UCI to hand out biological passports in effort to curb doping

AIGLE, Switzerland -- The UCI will issue doping passports to 854 professional cyclists who are providing blood and urine samples to build individual profiles.

Cycling's world governing body teamed up with the World Anti-Doping Agency to create the $8 million pilot project funded by race organizers, teams and riders. It requires each athlete to provide a series of blood and urine samples that make up an individual blood and steroid profile.

"We are seeing a major change at the top level of the sport," International Cycling Union president Pat McQuaid said Friday at a news conference. "We all are aware that cycling has a doping problem and for 40 years has been dealing with a doping problem.

"We needed to go at it with a huge campaign in which we bombarded athletes with tests, and the biological passport program gave us that opportunity."

So far, about 2,100 tests have been collected. Five were positive and 23 registered levels slightly higher or lower than expected, McQuaid said.

When the biological profiles are completed, suspected doping offenses will be spotted in the fluctuations from the athlete's known levels, rather than testing for and identifying illegal substances.

Officials hope the program will soon become a model for other sports, revolutionizing the way top athletes are tested for banned substances. The passports are crucial to a sport seeking to restore credibility after two successive Tour de France races were tainted by drug scandals.

Original 2006 Tour de France winner Floyd Landis was stripped of his title, last year's pre-race favorite Alexander Vinokourov tested positive for a blood transfusion and 2007 leader Michael Rasmussen was fired by his team midway through the race for allegedly lying about his whereabouts after missing doping tests.

"We are in a position after the difficult years of 2006 and 2007 that the stakeholders in the sport were in a position to accept and invest in the biological passport," McQuaid said.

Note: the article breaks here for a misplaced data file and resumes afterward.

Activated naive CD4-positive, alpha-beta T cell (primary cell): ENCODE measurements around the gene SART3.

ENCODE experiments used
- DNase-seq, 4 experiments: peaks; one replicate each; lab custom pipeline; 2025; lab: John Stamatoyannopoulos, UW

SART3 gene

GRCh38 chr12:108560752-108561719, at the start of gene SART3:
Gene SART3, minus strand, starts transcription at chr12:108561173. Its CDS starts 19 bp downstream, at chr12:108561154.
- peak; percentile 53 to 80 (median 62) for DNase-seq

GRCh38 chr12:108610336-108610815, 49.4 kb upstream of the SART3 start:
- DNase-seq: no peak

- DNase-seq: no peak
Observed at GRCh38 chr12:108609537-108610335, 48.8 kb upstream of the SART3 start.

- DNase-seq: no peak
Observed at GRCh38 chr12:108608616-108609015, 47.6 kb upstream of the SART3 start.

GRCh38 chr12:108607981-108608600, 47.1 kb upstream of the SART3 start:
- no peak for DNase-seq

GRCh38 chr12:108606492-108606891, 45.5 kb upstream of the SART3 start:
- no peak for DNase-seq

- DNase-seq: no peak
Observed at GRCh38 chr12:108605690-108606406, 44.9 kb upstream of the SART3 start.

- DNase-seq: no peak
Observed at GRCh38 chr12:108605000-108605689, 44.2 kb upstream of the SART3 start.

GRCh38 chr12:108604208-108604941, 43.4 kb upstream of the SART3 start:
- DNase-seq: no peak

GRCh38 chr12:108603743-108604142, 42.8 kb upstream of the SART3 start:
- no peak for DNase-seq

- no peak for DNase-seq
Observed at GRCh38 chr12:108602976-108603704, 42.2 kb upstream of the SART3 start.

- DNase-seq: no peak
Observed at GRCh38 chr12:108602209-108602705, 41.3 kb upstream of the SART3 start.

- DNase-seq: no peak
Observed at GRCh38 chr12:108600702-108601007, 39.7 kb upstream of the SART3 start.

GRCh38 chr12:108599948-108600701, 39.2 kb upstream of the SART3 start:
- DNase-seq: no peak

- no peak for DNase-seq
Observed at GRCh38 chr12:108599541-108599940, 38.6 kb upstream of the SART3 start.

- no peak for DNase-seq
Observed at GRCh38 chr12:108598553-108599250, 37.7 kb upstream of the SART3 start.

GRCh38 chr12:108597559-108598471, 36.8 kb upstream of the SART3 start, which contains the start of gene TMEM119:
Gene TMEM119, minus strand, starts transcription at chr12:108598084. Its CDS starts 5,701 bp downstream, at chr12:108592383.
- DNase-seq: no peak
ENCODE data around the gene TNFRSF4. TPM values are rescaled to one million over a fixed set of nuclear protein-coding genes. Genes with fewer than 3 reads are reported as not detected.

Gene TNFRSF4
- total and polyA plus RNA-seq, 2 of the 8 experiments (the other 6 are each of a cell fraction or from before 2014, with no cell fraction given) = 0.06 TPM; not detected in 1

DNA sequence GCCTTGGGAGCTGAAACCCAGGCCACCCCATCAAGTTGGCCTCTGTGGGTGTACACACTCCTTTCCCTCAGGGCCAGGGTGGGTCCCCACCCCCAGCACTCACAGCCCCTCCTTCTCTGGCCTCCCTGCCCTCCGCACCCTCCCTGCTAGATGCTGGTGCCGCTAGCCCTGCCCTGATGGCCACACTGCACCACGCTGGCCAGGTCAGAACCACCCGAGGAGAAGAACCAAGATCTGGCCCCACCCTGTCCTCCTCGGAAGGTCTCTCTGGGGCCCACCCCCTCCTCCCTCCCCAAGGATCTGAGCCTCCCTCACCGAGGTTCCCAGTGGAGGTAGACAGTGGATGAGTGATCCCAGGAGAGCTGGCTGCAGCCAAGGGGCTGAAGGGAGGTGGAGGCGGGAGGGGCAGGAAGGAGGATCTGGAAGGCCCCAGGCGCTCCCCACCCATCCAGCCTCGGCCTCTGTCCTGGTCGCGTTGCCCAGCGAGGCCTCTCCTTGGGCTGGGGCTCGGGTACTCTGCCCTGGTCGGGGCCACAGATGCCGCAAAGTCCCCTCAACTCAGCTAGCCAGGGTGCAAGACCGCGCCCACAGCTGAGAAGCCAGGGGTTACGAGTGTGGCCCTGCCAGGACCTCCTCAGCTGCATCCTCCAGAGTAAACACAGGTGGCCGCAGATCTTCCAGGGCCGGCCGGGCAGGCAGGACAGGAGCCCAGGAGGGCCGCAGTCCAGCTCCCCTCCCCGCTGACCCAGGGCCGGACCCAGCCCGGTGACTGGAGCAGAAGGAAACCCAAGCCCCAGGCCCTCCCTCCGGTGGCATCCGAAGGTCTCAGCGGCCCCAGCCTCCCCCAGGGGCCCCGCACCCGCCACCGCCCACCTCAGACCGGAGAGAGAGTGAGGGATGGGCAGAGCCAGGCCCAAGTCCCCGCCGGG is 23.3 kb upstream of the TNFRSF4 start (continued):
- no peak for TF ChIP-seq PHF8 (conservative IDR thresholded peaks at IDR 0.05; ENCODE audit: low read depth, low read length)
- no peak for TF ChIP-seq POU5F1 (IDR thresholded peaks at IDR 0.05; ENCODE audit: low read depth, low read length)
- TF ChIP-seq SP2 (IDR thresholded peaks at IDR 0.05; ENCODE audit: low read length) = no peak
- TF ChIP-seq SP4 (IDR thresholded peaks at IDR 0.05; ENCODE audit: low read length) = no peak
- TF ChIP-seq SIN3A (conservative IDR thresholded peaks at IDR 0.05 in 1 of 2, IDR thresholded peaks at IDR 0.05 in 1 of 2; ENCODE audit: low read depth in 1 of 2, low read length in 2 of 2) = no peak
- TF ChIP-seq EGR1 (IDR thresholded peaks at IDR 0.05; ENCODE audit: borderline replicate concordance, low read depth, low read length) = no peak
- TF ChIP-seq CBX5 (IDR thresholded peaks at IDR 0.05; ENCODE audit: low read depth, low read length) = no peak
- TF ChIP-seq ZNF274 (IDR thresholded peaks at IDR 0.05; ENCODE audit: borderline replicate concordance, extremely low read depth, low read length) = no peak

Results from a testing laboratory in Lausanne, Switzerland, are supplied to one of nine doping experts on a UCI panel who can recommend sanctions within a week.

An athlete faces a two-year ban for a first doping offense, in line with the WADA code.

The passport program also requires athletes to provide regular updates of their training whereabouts for out-of-competition tests. Three missed tests in 18 months counts as a doping violation.

"Last year, we completed just over 9,000 tests," UCI anti-doping manager Anne Gripper told The Associated Press. "This year we will be doing just over 18,500.

"This is the peak year of testing. Once we have strong profiles, we won't need the same volume of testing. Establishing that baseline is important. Given the enormity of what we are doing, it has been going well. We are getting the full support of the riders and teams."

Gripper said all riders lining up for the May 10-June 1 Giro d'Italia stage race will have been tested as part of the passport program.

The UCI executive committee meets next month in Copenhagen, Denmark, to finalize its rules for operating the passport program. McQuaid said the program results are available to WADA despite a split between the two organizations.

WADA pulled out of the partnership in March after UCI launched a court action in Switzerland against Dick Pound, the agency's former president, based on comments about cycling's doping problems.

"The UCI has absolutely no problem with the World Anti-Doping Agency," McQuaid said. "We collaborate on a daily basis in the fight against doping."